The Christian Broadcasting Network

The 700 Club with Pat Robertson

Serita Jakes


Best-selling author, more than 60 books, latest, GRACE: More Than We Deserve, Greater Than We Imagine (2012)

Sold more than 80 million books in 25 years of writing

Dubbed, “America’s Pastor” by Christianity Today and “America’s Best Preacher” by Reader’s Digest

Currently serving as Minister of Preaching, Oak Hills Church, San Antonio, TX, since 1988

BA, Mass Communications, Abilene Christian University, Abilene, TX

MA: Biblical and Related Studies, Abilene Christian University, Abilene, TX

Positions held include:

Associate Minister, Central Church of Christ, Miami, FL;

Church Planning Missionary, Rio de Janeiro, Brazil

Married to Denalyn, 3 grown daughters.


Max Lucado: Praying for God's Grace in America

By The 700 Club’S BEST IDEA
“Grace is God’s best idea,” Max Lucado explains. “His decision to ravage people by love, to rescue passionately, and restore justly—what rivals it? Of all his wondrous works, grace, in my estimation, is the magnum opus.”  The best-selling author explores the topic of grace, not just what is, but what it does.  “I’m not just talking about what it means for us in terms of being forgiven and going to heaven, but also what it means for the changes in our hearts and attitudes,” Lucado says. “Grace is the voice that calls us to change, and then gives us the power to pull it off.”  He says whether you’re looking for the meaning of life, or pondering the wasted years and poor choices of your life, God answers the mess of life with one word: grace.  “We talk as though we understand the term.  The bank gives us a grace period.  The seedy politician falls from grace.  Musicians speak of a grace note.  We describe an actress as gracious, a dancer as graceful,” he says. In using the term so freely, we might be missing the point, or at least watering it down.  “My hunch: we’ve settled for wimpy grace.”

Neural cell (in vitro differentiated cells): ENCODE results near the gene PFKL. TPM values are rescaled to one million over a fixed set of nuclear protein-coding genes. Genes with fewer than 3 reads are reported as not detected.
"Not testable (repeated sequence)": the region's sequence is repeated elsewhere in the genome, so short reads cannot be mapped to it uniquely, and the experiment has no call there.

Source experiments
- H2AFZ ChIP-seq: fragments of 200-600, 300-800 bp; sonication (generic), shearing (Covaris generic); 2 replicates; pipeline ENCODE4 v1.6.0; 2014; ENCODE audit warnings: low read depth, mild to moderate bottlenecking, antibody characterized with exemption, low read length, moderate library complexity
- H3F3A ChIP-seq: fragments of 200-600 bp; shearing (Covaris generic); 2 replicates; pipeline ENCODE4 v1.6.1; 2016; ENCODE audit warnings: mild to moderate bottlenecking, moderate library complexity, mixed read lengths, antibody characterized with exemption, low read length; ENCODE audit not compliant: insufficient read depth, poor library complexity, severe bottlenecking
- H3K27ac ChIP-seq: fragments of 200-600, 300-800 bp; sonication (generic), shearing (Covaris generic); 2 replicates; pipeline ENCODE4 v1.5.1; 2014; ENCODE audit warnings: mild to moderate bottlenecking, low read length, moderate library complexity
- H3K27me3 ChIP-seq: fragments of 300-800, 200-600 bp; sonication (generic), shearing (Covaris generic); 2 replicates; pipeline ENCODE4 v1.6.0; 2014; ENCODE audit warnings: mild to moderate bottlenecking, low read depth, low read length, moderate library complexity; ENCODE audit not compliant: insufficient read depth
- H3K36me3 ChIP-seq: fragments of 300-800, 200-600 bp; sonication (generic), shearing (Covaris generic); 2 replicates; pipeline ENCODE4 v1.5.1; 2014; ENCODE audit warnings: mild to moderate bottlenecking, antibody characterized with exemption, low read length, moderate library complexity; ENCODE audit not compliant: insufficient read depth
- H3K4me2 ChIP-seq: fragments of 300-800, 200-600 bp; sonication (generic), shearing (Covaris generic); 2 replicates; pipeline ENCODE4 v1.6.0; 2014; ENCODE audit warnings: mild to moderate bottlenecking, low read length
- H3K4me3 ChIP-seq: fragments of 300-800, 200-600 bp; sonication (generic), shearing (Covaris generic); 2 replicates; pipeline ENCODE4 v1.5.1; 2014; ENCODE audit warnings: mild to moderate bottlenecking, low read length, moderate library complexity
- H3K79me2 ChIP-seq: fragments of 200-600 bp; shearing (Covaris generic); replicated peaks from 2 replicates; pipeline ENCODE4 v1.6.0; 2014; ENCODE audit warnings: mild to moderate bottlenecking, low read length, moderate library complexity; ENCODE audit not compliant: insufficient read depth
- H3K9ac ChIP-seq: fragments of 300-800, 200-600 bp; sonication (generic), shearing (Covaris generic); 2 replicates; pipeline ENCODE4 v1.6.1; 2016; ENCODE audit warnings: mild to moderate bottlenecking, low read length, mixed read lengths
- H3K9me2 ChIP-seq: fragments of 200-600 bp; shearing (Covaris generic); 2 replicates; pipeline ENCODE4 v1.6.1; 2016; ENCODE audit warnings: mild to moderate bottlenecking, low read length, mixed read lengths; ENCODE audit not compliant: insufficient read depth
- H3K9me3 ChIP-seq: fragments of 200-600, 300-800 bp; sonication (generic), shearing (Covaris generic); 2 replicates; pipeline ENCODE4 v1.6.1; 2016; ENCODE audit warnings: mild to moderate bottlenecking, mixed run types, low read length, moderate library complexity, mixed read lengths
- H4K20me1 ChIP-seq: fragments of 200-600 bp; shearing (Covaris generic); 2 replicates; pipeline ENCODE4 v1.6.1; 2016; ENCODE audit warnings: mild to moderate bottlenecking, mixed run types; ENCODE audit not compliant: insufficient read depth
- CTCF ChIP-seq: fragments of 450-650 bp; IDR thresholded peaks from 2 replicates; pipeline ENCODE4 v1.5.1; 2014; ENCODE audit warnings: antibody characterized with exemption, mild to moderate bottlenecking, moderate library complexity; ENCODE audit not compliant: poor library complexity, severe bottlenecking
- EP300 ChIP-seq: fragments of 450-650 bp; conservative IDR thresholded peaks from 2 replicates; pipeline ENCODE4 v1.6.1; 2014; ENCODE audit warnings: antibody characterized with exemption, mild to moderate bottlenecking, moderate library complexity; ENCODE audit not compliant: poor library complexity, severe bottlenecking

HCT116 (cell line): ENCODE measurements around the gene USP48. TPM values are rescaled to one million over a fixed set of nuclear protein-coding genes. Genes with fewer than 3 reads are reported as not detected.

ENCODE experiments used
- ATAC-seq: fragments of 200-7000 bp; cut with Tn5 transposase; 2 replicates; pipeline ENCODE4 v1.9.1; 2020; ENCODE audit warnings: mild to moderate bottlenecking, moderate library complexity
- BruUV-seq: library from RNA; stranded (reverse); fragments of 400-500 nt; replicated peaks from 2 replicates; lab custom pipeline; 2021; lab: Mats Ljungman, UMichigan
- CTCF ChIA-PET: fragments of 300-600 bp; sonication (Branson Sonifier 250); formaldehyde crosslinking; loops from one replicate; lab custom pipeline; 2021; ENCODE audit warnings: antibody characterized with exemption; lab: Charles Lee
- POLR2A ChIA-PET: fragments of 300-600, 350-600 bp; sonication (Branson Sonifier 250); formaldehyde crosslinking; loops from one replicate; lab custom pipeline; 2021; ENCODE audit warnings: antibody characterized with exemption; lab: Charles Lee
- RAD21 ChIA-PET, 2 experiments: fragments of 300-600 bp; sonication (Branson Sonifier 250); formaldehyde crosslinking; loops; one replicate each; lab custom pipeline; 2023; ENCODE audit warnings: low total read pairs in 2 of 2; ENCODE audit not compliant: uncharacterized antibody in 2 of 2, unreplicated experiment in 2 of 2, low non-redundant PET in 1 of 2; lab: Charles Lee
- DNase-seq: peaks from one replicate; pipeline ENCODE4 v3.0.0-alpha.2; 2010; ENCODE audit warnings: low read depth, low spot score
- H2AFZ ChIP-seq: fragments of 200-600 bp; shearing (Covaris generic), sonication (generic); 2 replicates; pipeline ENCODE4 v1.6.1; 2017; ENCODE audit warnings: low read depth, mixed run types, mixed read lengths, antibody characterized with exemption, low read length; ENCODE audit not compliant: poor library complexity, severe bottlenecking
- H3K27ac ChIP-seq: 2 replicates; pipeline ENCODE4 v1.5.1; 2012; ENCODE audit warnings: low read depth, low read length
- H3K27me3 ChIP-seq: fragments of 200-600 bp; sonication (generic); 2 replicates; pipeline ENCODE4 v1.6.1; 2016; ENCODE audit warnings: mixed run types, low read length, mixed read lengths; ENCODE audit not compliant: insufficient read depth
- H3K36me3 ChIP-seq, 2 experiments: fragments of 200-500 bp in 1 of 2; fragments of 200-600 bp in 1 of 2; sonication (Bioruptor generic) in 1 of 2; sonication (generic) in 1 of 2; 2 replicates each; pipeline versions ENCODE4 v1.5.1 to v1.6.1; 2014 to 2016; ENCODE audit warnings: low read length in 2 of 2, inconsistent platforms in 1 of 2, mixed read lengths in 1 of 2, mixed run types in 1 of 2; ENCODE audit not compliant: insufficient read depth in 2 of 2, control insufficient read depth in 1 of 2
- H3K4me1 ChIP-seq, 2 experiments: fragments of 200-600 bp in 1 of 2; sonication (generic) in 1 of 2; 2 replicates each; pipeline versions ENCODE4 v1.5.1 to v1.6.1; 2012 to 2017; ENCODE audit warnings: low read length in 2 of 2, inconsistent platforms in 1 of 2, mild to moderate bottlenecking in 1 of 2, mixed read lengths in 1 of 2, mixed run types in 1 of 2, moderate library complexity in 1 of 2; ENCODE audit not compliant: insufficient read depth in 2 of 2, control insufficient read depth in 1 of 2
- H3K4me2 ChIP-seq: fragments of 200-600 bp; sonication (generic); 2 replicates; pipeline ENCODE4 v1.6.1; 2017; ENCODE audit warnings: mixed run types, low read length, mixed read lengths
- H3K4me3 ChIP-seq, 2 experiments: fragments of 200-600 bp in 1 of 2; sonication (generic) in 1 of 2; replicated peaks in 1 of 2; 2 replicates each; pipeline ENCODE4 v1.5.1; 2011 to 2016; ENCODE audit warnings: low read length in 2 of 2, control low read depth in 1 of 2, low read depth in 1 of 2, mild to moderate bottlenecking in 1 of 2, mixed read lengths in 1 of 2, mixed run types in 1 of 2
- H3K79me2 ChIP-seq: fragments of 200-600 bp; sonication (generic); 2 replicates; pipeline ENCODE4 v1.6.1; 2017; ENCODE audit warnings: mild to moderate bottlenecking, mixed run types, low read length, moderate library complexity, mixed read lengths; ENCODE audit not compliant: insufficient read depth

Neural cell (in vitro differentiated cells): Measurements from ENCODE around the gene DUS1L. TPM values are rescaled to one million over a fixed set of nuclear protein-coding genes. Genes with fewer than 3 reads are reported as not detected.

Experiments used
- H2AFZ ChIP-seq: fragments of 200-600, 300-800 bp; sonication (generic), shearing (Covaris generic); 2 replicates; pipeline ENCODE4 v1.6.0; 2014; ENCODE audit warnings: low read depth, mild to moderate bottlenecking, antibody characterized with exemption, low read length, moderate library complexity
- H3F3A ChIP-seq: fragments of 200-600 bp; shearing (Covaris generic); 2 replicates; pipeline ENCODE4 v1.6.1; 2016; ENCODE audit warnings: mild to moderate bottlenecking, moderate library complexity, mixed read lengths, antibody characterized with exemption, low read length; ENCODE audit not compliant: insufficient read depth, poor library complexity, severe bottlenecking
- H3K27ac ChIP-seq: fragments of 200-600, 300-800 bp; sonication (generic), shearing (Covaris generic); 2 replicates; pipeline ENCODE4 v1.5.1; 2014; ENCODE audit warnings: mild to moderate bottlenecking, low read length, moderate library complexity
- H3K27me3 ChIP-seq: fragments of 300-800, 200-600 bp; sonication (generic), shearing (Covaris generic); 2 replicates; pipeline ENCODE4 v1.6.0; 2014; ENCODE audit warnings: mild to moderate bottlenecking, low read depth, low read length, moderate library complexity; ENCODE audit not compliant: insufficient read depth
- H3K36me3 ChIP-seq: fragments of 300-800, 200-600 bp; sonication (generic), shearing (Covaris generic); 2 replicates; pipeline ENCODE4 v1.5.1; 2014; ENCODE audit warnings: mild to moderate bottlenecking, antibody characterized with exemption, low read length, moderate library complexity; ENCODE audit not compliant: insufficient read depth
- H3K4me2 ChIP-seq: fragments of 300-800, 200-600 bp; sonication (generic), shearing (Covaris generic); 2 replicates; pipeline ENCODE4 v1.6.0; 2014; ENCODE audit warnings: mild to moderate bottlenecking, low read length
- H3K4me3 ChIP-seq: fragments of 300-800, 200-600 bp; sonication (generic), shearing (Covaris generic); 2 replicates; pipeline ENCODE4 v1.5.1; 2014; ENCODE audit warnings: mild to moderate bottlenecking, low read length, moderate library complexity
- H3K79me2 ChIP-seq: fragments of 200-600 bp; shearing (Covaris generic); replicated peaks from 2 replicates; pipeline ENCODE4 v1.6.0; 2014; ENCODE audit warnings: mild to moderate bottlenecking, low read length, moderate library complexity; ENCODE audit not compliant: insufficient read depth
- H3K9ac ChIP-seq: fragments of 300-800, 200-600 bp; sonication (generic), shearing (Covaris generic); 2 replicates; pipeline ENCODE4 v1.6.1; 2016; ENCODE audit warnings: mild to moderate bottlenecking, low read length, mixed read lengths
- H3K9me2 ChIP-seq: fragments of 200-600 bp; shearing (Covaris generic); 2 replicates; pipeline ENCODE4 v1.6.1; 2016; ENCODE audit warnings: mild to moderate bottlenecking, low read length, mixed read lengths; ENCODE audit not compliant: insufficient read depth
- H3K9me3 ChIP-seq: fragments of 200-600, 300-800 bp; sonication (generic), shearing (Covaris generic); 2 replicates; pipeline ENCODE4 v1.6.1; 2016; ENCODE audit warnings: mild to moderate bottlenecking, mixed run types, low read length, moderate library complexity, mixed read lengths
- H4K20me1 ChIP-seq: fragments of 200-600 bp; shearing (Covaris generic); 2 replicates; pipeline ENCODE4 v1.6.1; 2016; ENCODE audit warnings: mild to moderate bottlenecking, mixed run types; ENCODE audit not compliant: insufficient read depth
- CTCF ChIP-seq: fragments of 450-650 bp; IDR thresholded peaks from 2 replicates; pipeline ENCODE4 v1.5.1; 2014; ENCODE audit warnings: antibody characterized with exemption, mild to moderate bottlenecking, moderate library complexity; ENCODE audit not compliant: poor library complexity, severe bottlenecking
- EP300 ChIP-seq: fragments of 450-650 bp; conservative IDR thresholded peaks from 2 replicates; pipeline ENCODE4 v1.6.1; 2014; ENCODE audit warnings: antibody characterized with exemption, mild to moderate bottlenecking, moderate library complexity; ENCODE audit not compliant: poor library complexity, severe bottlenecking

While most Christians would say they believe in grace, Lucado wanted to ask deeper questions like, “Have you been changed by grace? Shaped by grace? Strengthened by grace? Emboldened by grace?”  He continues: “God’s grace has wildness about it. A white-water, riptide, turn-you-upside-downness about it.”  He says when grace, true grace, happens we don’t receive a nice compliment from God, but a new heart.  “Give your heart to Christ, and he returns the favor. ‘I will give you a new heart and put a new spirit within you’ (Ezek. 36:26).” Lucado says it took him many years to discover this truth.  “I believed all the other prepositions: Christ for me, with me, ahead of me. And I knew I was working beside Christ, under Christ, with Christ. But I never imagined that Christ was in me.”  He notes that no other religion or philosophy makes such a claim. “No other movement implies the living presence of its founder in his followers.  Muhammad does not indwell Muslims. Buddha does not inhabit Buddhists. The Christian is a person in whom Christ is happening.”

Lucado says that while we validate our existence with a flurry of activity, doing more and trying to achieve more, we’re ultimately wrestling with the idea, “Do I matter?” He says God has the answer.  “All of grace, I believe, is God’s definitive reply. ‘Be blessed, my child. I accept you. I have adopted you into my family.’ Adopted children are chosen children,” he says.  “To accept God’s grace is to accept God’s offer to be adopted into his family. Your identity is not in your possessions, talents, tattoos, kudos, or accomplishments. Nor are you defined by your divorce, deformity, debt, or dumb choices. You are God’s child. You get to call him ‘Papa.  You ‘may approach God with freedom and confidence’ (Eph. 3:12 NIV). You receive the blessings of his special love (1 John 4:9–11) and provision (Luke 11:11– 13). And you will inherit the riches of Christ and reign with him forever (Rom. 8:17).”

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